The Bank of England's latest Credit Conditions Survey also shows lenders have been reducing unsecured credit availability for four consecutive quarters. Lenders expect to impose a “significant” squeeze on the availability of unsecured debt to UK households this year. The results will please policymakers at the Bank, who raised concerns last year about the rapid accumulation of additional credit card and personal loan debt by families and flagged it as a potential risk to financial stability. There was also a sharp reported drop in demand for unsecured loans, with the exception of credit cards, in the final quarter of 2017. This was the slowest annual expansion since December 2015. The saving ratio of the UK household sector – the difference between aggregate income and spending – fell to 5.2 per cent in the third quarter of 2017, the second lowest level in 20 years, stoking fears over the extent to which personal borrowing has been supporting overall GDP growth.

To read the full article click here.

Credit – Connect report on Provident Financial confirms £120m losses

Provident Financial is to report a pre-exceptional loss of around £120m in its consumer credit division. The report highlights, Vanquis Bank and Moneybarn have both traded satisfactorily through the final quarter of the year. However, the Consumer Credit Division (CCD) is expected to report a pre-exceptional loss of approximately £120m. This reflects a lower than expected rate of reconnection through the fourth quarter with those home credit customers whose relationship had been adversely impacted following the poorly executed migration to the new operating model in July 2017.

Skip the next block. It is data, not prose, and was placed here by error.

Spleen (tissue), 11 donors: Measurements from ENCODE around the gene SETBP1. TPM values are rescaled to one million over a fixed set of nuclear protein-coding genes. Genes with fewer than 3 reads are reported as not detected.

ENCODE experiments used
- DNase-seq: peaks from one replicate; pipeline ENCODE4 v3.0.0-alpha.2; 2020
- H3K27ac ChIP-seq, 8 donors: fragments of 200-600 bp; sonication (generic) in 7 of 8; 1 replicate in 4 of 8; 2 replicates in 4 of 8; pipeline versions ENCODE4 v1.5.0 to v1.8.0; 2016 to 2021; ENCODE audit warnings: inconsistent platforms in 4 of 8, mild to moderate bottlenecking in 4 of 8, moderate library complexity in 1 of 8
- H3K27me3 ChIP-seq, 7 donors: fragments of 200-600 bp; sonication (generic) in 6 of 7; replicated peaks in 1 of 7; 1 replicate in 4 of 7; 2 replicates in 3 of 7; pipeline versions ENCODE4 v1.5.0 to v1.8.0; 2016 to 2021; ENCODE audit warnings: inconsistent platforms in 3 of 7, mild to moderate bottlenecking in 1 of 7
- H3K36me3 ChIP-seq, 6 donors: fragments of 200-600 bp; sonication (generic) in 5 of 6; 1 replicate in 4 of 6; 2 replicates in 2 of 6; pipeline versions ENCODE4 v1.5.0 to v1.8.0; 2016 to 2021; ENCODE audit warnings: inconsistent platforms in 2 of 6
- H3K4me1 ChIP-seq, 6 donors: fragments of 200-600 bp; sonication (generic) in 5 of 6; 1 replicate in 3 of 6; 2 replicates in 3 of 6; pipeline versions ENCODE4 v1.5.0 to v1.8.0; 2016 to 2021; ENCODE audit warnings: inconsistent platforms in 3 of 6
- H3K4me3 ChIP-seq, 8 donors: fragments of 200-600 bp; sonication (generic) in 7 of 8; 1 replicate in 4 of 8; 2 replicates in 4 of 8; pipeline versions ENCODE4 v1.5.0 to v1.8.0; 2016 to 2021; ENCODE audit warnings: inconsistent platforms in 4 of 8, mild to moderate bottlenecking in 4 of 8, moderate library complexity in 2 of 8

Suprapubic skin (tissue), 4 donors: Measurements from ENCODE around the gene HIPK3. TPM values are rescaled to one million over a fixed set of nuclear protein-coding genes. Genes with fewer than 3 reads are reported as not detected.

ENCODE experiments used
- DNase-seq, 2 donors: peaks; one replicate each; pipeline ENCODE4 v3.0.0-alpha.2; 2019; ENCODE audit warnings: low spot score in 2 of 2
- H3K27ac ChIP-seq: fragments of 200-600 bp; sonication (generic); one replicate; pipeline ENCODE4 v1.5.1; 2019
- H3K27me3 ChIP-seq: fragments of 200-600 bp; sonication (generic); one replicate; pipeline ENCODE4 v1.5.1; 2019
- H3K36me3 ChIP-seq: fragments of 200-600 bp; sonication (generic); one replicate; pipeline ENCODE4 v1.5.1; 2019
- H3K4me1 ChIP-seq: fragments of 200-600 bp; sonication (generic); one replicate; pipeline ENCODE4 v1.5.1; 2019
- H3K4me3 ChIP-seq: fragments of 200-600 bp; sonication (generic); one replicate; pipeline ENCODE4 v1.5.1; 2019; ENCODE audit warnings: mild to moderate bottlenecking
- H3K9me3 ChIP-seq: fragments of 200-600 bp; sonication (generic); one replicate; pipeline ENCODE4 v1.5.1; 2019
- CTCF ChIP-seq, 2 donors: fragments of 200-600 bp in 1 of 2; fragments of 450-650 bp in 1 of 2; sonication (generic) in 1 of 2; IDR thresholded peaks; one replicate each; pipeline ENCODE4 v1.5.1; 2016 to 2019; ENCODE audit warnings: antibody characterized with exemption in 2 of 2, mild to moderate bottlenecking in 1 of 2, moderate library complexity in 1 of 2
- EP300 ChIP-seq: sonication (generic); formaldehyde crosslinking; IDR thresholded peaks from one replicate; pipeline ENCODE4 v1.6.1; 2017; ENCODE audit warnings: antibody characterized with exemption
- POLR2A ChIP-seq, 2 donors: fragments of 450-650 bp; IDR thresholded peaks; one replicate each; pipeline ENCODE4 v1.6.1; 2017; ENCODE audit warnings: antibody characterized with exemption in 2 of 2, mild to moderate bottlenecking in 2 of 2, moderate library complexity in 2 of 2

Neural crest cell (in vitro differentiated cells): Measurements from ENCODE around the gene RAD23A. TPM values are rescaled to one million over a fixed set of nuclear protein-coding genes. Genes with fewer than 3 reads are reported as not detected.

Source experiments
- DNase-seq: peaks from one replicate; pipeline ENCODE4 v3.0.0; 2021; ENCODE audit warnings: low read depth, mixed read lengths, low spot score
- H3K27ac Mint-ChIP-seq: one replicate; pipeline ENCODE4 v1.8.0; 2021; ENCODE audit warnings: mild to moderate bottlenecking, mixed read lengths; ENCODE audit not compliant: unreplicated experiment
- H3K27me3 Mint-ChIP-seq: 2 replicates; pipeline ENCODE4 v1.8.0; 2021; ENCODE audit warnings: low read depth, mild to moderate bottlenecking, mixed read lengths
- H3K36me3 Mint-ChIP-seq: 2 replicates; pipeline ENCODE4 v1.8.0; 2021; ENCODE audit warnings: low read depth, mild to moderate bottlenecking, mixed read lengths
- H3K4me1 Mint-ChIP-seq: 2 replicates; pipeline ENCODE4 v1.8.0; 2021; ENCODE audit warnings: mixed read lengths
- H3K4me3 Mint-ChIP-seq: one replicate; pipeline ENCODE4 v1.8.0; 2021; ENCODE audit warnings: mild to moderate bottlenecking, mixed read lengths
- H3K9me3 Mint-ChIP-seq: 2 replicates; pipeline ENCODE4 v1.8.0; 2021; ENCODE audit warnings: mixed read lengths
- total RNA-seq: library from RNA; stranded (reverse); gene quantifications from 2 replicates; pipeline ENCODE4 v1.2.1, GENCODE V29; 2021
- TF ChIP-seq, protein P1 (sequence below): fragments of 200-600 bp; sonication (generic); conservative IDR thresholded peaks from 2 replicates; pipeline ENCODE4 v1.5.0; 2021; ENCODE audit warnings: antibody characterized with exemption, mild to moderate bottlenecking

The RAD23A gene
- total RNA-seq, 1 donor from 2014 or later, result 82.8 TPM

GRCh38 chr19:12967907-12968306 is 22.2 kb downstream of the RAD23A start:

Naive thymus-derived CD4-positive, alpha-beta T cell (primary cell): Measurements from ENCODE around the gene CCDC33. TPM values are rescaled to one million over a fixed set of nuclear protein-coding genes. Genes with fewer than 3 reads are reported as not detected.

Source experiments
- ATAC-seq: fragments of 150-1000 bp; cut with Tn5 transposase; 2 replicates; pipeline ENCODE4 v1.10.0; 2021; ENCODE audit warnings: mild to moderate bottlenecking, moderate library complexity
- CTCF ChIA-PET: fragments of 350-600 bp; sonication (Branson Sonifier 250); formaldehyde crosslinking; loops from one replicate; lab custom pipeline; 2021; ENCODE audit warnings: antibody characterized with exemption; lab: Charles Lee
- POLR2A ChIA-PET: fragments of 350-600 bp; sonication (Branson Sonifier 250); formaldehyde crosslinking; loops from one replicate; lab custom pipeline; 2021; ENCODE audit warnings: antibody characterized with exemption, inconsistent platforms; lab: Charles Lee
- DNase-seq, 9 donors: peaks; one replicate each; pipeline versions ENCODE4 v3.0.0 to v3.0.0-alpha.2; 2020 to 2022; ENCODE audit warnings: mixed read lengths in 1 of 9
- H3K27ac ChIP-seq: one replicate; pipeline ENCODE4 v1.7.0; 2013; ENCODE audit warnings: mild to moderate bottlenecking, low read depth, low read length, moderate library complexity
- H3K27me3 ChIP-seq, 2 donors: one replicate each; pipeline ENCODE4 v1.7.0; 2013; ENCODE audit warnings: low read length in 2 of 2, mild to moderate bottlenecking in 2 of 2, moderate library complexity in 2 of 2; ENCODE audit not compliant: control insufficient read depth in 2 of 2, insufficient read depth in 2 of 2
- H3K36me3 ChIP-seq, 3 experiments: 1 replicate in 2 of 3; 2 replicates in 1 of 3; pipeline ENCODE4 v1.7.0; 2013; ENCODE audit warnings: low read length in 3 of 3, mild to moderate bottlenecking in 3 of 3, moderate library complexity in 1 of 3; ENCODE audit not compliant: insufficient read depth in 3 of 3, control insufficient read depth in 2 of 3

To read the full article click here.

MAS publish report on The Economic Impact of Debt Advice

The Economic Impact of Debt Advice report demonstrates a financial return of up to £960m per year to the UK economy as a result of people receiving debt advice. This is in the context of an estimated £150m to £200m total annual investment in debt advice. The research, undertaken by Europe Economics, builds on work previously carried out by others in the sector and shows that debt advice generates significant direct and indirect economic benefits for the society at large. It identifies twelve impact areas comparing the experience of those who have received debt advice with individuals who are indebted but have not accessed advice. The report highlights that the economic benefits of debt advice go far beyond creditors and financial services and deliver benefit across the UK economy.

To read the report click here.

MAS’ CEO Charles Counsell responds to Peter Wyman Review of Debt Advice Funding

He said: We welcome this timely and comprehensive review delivered today by Peter Wyman. Debt advice is a lifeline for millions of people throughout the UK so we are pleased that the report recognises its importance and offers a number of recommendations for how lasting improvements can be made across the sector. We believe the availability of high quality debt advice services is crucial. We will now be working through the results of the review and developing our response to the recommendations it contains. We know that there is a significant shortfall between demand for debt advice and its supply, and look forward to working collaboratively with the sector to make sure these valuable services are available to those who need them most.

To read the report click here.